Mathematical tomfoolery: factoring as a geometric problem

RSA encryption… it’s really that easy.

So I’ve always been fascinated by the problem taking a number n = pq and trying to factor it efficiently. While there is a good reason this is worth working on – RSA public key cryptography is dependent on the difficulty of this – I originally just found it fascinating: it seemed that all of the information about the factorization must be somehow contained in n. Simply becausewhen you multiply the factors together no information is lost.

Here’s a way to think about it, let’s say p and q are prime numbers, and let n = pq. Now, if we had any loss of information, then factoring n completely would provide more than one answer. However, that is impossible, however I will leave the exercise of proving that any factorization of n is unique to the reader.

The only information I can see that is lost is the ordering, and that is really insignificant to the original problem – what did I multiply together to produce n.

While playing with this, I keep on finding interesting things to play with. Obviously I haven’t “solved” the problem; otherwise I’d be doing my PhD at UofT. This lack of progress is not surprising considering this is a difficult problem people have been working on for centuries.

I have many many pages of notes, and so, I decided, screw it, I will just share these on my blog and maybe someone will have an idea that pushes me a bit further. Heck, maybe a professor of math will see it and invite me to do my PhD with them around this.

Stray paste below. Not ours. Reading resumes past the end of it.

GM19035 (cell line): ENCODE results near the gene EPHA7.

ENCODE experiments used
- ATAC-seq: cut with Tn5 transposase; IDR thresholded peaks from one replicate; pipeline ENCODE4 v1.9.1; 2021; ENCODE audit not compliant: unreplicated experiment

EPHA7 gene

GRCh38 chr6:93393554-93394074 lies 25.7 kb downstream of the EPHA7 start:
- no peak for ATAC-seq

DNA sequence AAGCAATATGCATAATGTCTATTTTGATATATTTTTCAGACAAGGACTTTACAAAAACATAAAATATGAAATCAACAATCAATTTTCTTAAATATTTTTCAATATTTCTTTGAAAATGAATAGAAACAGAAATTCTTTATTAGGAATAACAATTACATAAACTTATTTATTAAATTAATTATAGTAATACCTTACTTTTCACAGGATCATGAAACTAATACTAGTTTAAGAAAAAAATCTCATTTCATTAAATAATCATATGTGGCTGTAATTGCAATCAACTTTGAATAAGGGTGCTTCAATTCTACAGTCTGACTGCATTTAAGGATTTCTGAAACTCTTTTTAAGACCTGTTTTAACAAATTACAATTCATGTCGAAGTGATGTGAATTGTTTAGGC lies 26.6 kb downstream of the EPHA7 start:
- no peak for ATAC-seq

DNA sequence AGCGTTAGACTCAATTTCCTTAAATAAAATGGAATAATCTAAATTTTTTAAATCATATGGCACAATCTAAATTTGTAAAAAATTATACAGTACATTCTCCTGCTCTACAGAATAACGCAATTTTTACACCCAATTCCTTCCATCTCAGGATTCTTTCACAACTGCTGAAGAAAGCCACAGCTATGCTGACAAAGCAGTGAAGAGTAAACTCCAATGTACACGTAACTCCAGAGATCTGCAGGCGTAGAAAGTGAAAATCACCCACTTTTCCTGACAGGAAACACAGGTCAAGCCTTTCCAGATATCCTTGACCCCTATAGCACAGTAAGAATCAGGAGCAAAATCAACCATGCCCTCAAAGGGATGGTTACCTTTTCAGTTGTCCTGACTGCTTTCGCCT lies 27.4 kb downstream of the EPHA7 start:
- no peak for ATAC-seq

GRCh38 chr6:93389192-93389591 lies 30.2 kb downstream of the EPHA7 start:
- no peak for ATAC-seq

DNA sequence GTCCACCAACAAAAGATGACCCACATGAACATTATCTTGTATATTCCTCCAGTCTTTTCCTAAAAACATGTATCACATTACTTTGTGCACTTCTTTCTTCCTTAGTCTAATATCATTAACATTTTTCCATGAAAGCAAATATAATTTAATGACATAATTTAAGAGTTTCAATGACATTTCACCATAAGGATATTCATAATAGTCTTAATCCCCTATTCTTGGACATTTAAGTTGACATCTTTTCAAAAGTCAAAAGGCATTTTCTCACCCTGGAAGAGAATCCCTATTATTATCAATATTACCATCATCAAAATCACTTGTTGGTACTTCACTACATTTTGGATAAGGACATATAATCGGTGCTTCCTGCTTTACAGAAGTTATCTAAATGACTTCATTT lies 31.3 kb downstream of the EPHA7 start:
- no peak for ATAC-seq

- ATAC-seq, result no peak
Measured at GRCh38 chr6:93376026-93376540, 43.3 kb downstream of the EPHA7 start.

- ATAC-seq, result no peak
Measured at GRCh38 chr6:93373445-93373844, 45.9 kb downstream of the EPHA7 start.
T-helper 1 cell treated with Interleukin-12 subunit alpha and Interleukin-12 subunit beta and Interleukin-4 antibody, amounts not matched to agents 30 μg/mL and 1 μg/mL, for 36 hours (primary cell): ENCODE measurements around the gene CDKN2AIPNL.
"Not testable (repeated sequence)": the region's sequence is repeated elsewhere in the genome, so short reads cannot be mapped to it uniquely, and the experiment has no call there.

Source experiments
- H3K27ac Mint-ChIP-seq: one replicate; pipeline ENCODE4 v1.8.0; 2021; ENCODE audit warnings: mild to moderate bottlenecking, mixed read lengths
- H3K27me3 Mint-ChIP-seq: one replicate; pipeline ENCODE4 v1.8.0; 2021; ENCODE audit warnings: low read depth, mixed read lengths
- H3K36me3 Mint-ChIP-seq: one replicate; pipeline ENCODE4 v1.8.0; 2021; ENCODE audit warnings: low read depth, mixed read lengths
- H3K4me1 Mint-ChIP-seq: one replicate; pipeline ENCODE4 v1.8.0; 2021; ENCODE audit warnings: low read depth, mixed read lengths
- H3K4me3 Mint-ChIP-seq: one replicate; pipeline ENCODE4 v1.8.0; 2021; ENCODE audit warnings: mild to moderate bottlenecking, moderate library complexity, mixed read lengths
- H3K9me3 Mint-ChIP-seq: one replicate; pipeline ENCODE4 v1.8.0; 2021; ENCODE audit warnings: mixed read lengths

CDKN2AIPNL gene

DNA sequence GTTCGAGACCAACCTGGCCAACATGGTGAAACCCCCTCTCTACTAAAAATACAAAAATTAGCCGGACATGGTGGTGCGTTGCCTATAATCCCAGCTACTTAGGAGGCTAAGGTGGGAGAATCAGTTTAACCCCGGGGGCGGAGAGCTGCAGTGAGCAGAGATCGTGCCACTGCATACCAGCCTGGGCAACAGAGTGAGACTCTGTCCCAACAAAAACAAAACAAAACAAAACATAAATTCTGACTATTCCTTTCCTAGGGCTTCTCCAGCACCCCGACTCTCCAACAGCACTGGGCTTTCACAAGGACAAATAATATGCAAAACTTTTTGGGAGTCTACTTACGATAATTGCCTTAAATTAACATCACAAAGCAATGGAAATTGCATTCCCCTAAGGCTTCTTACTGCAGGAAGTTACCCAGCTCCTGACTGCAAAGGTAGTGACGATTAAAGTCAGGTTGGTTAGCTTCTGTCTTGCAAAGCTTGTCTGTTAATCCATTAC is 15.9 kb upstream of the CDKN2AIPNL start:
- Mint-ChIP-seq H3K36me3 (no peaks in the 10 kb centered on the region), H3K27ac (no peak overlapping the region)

Each idea really deserves it’s own summary post, so I will start with the first approach I’ve played with for the longest.

Solving factoring is solving a simple diophantine equation.

I’m going to distill hundreds of pages of notes into the following, this is the tip of the iceberg when it comes to interesting results from this method. If there is a piece you want me to expound further on, let me know. If I find a particular theorem work going through I will post it in a later post.

The whole idea behind this is the following proposition:

Given, n = pq, p,q \in \mathbb{P}, p,q > 2

It is true that n = (l-k)(l+k) = l^2-k^2, l,k \in \mathbb{N}

where l \neq (n+1)/2, p= (l-k), q=(l+k)

Thus, given an n where we know n = pq: p,q odd, then we can easily see that l = (p+q)/2, and k=l-p, for p<q

Hence p=l-k, q= l+k. So now you just have to solve for l and k. This is a whole lot harder than it sounds. In fact it’s really just one step away from a Heronian triangle; A triangle where all sides are integers. In fact, this leads to an easy proof for finding Heronian triangles, but I will leave that to the reader.

In short, this problem reduces to solving the following diophantine equation.

l^2 = n + k^2

For the more geometrically minded, this means factoring is solving the following diagram for l,k \in \mathbb{N}.

Geometric Representation for Factoring (© 2013
Geometric Representation for Factoring (© 2013

No matter how many different methods I have tried to work with this, I just keep ending right back where I started. My knowledge revolves more around computational complexity, combinatorics and optimization so Diophantine equations are interesting, but I’m not as deep into them as I would like to be.  I know there is a decent amount of work on Diophantine equations, if you have a good text to recommend that might gives some more ideas, let me know.

One other point to make is that for every k,l \in \mathbb{N}, l \neq (n+1)/2 there will be associated non-unique composite number (ie, it will work for other k', l'. Note, for any odd composite number, this representation will exist.

Playing around with this I’ve gotten some other ways of making sieves, but they don’t differ much from the primary techniques. There may be some interesting results this way regardless, possibly around distributions of certain types of numbers.

Next time, I will go through my notes where factoring is seen as solving for roots of an real equation, and how to create a pretty spiffy function that bounces off the x-axis for every integer.